In recognition of this milestone, LINGOs released a report detailing both the challenges humanitarian and development workers face when managing complex projects around the world as well as how PMD Pro has empowered them with a much-needed common and accesible approach to project management. Benefits of PMDPro include improved Project design, planning, implementation, monitoring and evaluation.
The end of 2015 will mark a watershed moment for the global development community. NGOs, donors, governments and international organizations are set to plot a new course for sustainable development beyond the Millennium Development Goals (MDGs).
With ambitious new goals, there will be an even greater need for transparency and accountability, creating demand for new project management tools. Without these tools, it is increasingly difficult to manage in a more complex environment, with many partners and collaborators, and ensure Project milestone and completion dates are met, resources are mobilized effectively, and risks are identified and managed.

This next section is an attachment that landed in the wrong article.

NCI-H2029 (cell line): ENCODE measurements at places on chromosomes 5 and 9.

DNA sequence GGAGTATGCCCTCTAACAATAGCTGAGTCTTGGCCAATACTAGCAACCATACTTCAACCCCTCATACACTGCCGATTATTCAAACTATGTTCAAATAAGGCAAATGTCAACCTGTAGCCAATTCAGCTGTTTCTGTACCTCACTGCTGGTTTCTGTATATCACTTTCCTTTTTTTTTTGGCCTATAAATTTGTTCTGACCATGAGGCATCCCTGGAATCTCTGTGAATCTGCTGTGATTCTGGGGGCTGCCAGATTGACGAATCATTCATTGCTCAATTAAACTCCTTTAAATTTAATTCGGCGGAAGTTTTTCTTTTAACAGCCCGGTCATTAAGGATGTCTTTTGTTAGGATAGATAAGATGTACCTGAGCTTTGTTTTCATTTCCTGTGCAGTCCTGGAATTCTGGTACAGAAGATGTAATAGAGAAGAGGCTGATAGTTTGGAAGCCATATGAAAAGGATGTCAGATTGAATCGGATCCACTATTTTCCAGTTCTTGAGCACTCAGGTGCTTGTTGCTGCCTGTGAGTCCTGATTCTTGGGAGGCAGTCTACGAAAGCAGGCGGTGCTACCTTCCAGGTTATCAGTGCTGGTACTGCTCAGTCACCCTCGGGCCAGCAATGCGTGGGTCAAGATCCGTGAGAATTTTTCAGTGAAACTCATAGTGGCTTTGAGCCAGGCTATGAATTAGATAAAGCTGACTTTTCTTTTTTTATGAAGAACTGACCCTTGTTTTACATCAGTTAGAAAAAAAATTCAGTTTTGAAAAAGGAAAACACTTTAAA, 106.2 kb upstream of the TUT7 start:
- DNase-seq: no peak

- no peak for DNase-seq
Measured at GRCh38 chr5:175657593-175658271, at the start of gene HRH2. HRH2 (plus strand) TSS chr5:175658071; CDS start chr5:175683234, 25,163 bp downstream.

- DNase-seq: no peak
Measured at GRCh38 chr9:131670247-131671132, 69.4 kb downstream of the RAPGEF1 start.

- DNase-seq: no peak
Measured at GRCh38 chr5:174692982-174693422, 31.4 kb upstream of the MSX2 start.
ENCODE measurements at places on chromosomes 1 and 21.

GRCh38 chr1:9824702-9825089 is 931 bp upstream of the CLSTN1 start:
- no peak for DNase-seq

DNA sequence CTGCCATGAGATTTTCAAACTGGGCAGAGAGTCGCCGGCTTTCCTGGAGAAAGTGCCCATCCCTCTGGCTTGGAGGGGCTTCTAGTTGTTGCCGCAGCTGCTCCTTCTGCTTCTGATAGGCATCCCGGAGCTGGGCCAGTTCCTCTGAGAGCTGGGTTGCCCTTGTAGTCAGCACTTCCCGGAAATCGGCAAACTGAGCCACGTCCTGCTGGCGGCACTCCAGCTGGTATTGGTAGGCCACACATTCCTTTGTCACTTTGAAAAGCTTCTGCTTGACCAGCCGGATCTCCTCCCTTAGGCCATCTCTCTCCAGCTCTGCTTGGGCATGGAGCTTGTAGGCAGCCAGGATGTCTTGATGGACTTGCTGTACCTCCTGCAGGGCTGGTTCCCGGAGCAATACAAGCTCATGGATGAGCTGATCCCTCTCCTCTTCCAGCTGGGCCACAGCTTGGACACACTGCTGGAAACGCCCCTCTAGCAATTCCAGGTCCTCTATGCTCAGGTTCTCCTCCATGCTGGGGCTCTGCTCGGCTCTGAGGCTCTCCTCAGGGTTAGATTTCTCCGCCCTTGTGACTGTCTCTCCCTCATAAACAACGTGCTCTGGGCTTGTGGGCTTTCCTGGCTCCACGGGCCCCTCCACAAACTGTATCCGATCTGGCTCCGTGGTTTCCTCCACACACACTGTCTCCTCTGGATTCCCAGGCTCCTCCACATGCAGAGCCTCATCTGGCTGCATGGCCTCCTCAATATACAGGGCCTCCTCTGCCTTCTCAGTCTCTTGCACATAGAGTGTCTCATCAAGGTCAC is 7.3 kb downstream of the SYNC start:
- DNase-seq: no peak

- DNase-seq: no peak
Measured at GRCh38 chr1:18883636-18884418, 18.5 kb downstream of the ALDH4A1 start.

With NGOs managing projects in places where nobody else will go, LINGOs convened a working group of several international NGOs and private sector experts such as the Project Management Institute to create PMD Pro, a Project management capacity certification specifically designed by international NGOs for all development workers to provide tools to better monitor and evaluate projects, goals and outcomes. The certification is owned and managed by the non-profit PM4NGOs with an express vision to maintain an open and accesible body of knowledge and certification with which any organization can design its own training materials. For example, LINGOs has created open and free online learning modules, available to anyone, and offered in five languages.